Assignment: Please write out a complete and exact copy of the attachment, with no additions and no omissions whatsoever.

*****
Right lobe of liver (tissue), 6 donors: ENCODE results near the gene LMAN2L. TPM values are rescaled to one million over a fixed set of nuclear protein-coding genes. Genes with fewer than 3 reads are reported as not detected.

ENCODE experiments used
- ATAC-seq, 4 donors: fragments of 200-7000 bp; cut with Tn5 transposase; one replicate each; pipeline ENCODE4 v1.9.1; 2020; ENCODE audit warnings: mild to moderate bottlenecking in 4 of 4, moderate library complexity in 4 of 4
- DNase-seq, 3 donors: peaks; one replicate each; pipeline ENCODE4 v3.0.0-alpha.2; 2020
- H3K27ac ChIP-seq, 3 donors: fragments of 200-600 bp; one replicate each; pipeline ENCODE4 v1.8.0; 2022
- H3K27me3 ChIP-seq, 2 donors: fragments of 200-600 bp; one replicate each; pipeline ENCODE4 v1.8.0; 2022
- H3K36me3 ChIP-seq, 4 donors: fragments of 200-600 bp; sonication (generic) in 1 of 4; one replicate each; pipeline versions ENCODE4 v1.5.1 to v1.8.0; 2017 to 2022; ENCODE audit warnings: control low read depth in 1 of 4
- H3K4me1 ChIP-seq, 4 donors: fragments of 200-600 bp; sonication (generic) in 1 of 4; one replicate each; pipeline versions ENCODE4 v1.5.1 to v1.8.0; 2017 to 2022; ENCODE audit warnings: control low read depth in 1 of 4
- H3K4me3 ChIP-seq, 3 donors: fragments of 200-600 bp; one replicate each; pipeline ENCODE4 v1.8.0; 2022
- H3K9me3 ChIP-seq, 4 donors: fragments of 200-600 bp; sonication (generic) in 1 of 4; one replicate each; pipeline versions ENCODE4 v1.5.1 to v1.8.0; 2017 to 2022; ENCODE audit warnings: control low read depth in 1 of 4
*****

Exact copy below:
Right lobe of liver (tissue), 6 donors: ENCODE results near the gene LMAN2L. TPM values are rescaled to one million over a fixed set of nuclear protein-coding genes. Genes with fewer than 3 reads are reported as not detected.

ENCODE experiments used
- ATAC-seq, 4 donors: fragments of 200-7000 bp; cut with Tn5 transposase; one replicate each; pipeline ENCODE4 v1.9.1; 2020; ENCODE audit warnings: mild to moderate bottlenecking in 4 of 4, moderate library complexity in 4 of 4
- DNase-seq, 3 donors: peaks; one replicate each; pipeline ENCODE4 v3.0.0-alpha.2; 2020
- H3K27ac ChIP-seq, 3 donors: fragments of 200-600 bp; one replicate each; pipeline ENCODE4 v1.8.0; 2022
- H3K27me3 ChIP-seq, 2 donors: fragments of 200-600 bp; one replicate each; pipeline ENCODE4 v1.8.0; 2022
- H3K36me3 ChIP-seq, 4 donors: fragments of 200-600 bp; sonication (generic) in 1 of 4; one replicate each; pipeline versions ENCODE4 v1.5.1 to v1.8.0; 2017 to 2022; ENCODE audit warnings: control low read depth in 1 of 4
- H3K4me1 ChIP-seq, 4 donors: fragments of 200-600 bp; sonication (generic) in 1 of 4; one replicate each; pipeline versions ENCODE4 v1.5.1 to v1.8.0; 2017 to 2022; ENCODE audit warnings: control low read depth in 1 of 4
- H3K4me3 ChIP-seq, 3 donors: fragments of 200-600 bp; one replicate each; pipeline ENCODE4 v1.8.0; 2022
- H3K9me3 ChIP-seq, 4 donors: fragments of 200-600 bp; sonication (generic) in 1 of 4; one replicate each; pipeline versions ENCODE4 v1.5.1 to v1.8.0; 2017 to 2022; ENCODE audit warnings: control low read depth in 1 of 4